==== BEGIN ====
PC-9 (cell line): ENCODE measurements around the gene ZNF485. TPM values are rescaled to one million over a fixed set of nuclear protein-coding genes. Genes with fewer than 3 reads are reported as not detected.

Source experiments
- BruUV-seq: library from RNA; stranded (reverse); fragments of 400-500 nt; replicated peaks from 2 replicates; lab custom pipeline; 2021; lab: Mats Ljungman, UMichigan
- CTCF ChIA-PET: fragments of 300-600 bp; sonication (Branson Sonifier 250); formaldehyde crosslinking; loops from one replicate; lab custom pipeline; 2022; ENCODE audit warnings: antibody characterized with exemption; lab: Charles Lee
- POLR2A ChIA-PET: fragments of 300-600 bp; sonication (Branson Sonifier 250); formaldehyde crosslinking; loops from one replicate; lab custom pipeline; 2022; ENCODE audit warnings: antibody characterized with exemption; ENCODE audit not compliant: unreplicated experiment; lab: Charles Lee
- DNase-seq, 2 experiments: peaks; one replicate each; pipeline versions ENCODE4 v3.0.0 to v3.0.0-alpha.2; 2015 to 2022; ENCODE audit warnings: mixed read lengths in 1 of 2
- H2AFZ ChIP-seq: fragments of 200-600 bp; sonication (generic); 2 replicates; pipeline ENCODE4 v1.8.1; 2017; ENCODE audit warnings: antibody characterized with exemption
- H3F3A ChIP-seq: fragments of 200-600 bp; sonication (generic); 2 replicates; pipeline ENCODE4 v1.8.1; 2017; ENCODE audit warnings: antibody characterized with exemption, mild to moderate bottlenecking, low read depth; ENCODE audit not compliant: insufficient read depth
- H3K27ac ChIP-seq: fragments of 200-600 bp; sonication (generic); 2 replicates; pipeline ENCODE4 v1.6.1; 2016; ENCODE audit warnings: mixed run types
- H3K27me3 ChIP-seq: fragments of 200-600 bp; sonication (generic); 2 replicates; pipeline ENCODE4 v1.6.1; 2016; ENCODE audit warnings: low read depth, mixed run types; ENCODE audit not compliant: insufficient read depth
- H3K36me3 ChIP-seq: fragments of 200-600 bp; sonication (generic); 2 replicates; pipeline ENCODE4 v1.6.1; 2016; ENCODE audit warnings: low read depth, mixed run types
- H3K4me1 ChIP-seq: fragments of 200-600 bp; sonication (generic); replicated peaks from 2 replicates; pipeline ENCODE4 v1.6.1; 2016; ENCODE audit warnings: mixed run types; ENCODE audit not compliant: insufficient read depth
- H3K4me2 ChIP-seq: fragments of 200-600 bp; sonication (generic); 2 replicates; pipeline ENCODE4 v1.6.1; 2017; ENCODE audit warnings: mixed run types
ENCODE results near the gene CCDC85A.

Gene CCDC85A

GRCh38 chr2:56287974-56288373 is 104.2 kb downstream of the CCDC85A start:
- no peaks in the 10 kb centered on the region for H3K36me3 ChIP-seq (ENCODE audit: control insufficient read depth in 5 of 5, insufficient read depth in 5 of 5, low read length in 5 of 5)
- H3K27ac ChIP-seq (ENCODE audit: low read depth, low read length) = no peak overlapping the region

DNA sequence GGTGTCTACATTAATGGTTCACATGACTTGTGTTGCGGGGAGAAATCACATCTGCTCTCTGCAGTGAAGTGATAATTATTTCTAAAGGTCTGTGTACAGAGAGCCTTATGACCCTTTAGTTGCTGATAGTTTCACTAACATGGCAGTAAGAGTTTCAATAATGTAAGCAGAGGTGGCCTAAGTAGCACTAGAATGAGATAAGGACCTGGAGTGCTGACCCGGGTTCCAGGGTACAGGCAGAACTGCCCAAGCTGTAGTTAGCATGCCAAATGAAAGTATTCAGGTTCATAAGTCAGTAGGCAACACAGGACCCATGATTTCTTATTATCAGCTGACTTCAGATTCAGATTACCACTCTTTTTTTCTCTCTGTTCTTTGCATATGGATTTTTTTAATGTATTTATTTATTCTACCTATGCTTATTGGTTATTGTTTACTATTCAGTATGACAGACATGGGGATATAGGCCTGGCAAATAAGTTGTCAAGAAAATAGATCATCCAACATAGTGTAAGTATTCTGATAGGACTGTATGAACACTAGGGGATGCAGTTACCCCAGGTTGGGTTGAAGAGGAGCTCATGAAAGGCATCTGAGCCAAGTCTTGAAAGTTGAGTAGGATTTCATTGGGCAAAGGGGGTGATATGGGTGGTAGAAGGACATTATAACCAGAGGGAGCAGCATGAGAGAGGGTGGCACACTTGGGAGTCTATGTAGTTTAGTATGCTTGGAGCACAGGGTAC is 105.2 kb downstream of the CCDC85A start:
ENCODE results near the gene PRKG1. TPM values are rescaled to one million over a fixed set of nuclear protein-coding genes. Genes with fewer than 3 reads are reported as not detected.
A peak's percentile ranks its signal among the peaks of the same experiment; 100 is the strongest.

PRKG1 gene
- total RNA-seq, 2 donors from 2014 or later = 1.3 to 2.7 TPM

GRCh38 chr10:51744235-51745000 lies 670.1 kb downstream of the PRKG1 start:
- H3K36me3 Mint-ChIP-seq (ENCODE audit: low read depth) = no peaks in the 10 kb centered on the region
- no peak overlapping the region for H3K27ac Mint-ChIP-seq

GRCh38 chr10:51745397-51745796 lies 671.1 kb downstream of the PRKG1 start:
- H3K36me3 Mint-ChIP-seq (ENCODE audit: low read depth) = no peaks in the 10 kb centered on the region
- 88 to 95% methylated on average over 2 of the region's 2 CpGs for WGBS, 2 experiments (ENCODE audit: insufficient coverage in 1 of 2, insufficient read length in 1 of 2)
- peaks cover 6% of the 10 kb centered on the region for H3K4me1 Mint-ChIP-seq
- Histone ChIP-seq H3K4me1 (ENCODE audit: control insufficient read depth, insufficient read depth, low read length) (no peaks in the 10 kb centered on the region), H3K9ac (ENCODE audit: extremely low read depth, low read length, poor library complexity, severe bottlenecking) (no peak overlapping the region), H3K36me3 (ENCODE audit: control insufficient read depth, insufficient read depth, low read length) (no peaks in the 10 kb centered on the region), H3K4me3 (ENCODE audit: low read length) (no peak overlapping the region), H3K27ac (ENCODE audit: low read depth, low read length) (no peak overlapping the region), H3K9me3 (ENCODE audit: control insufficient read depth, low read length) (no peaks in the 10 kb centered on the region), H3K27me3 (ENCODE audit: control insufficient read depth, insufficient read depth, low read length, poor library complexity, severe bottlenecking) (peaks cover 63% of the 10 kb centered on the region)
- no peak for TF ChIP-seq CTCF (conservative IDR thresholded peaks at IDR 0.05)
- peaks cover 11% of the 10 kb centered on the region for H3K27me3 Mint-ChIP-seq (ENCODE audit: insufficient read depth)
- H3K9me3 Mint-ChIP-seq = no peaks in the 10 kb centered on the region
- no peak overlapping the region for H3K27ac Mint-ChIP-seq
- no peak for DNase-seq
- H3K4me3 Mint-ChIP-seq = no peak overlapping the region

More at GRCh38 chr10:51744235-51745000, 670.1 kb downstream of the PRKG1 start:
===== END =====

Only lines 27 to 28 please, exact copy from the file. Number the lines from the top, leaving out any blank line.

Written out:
GRCh38 chr10:51745397-51745796 lies 671.1 kb downstream of the PRKG1 start:
- H3K36me3 Mint-ChIP-seq (ENCODE audit: low read depth) = no peaks in the 10 kb centered on the region